The figure below shows the GNU Radio demodulator flowgraph that I’m using with this recording. It contains a simple PCM/PM/NRZ demodulator, and then the ASMs are detected, and 2048-bit codewords are descrambled and saved to disk as soft symbols. This is the same I did with the OQPSK telemetry, in order to run LDPC decoding afterwards.
The GUI of this flowgraph shows good PLL lock, since the residual carrier is in the I component and the data modulation in the Q component. We can see very well the correlations with the ASM, and the SNR of the demodulated symbols is relatively good.
However, to my surprise, LDPC decoding using the same tool as for the OQPSK signal failed for all the frames.
The figure below shows the histogram of the soft symbols output by the decoder. Judging from the histogram, the bit error rate is about 10%, so r=1/2 LDPC should be able to work correctly.
The next figure shows a raster map obtained by doing hard decision on the symbols and packing them into bytes to obtain frames of 256 bytes. The first 128 bytes should be the message (the CCSDS LDPC codes are systematic), and the remaining 128 bytes should be the LDPC parity check bits. We can see pretty much the same as in the raster maps from the OQPSK signal. The data is encrypted, but except for some occasional bit errors, the AOS Primary Headers have the correct data.
So I was left wondering why my LDPC decoder didn’t work with these frames. I even tried to gain more insight about the problem by using the following technique.
The structure of the r=1/2 LDPC parity check matrix is shown below. For k=1024, each of the submatrices is 512×512. The last column corresponds to bits which are punctured (not transmitted).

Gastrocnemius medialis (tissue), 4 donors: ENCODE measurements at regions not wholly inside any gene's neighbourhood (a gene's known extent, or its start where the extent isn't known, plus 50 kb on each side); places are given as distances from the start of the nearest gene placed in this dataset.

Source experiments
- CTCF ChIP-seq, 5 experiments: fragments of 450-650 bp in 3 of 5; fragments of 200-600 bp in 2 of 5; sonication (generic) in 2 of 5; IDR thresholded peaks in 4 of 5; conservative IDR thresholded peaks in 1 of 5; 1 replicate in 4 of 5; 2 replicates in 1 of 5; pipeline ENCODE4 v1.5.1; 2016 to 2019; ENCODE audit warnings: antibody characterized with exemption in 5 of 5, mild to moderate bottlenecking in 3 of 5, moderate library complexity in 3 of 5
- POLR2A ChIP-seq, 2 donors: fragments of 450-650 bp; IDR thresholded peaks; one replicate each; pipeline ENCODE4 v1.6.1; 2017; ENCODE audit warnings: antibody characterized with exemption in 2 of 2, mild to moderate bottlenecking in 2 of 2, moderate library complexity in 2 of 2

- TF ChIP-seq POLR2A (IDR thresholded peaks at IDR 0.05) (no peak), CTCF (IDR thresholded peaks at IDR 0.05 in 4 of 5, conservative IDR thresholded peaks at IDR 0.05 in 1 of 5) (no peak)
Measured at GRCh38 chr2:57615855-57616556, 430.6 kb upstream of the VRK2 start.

The idea is to apply the parity check matrix to the received codewords and look at how many parity equations fail. With a low BER, we would expect most equations to be correct, since they only involve a few codeword bits. However, the fact that there are punctured bits makes this more difficult.
Luckily, we can use the last row of the matrix to express the punctured bits in terms of the codeword bits, assuming that all these 512 parity equations hold. In reality, a fraction of the punctured bits obtained in this way will be wrong, due to bit errors in the codeword, but most will be correct. Then we can use these punctured bits to check whether the 1024 parity equations given by the two first rows of the matrix hold. Most of the equations should hold.
By applying this technique to the codewords I had demodulated, I found that 50% of the parity equations were wrong. This is what would happen if we start with completely random data, or if we are using a different LDPC code. What was happening? Was different LDPC code being used? The TM Synchronization and Coding Blue Book gives no room for variations if the 64-bit ASM
0x034776C7272895B0 appears every 2112 symbols. This ASM is used for r=1/2 Turbo and r=1/2, 2/3, and 4/5 LDPC. The fact that the separation is 2112 symbols means that the codewords are 2048 bits long. So the only possibility is r=1/2 LDPC with k=1024.
Having idle frames in the data would be helpful, because we know exactly how idle frames look like. Their payload is filled with a counter, so it is easy to tell apart the message from the parity check bits, which look quite random. On the other hand, the payload of telemetry frames is encrypted, so the data and the parity check bits look alike. However, this recording doesn’t contain any idle frames.
Looking at other recordings gives the clue that solves this mystery, since they contain idle frames. These other recordings are not so easy to work with, because they use 2Msps, which chops off a good part of the signal in the frequency domain, causing severe inter-symbol interference in the time domain. Nevertheless, we can still try to decode the frames, obtaining many bit errors, and then look qualitatively at the raster map.
I have adapted the flowgraph above to work with these 2Msps recordings. The clock recovery barely works, so I have determined and corrected the clock frequency by hand and used a very narrow bandwidth for the Symbol Sync block. The next figure shows the flowgraph running with okay results.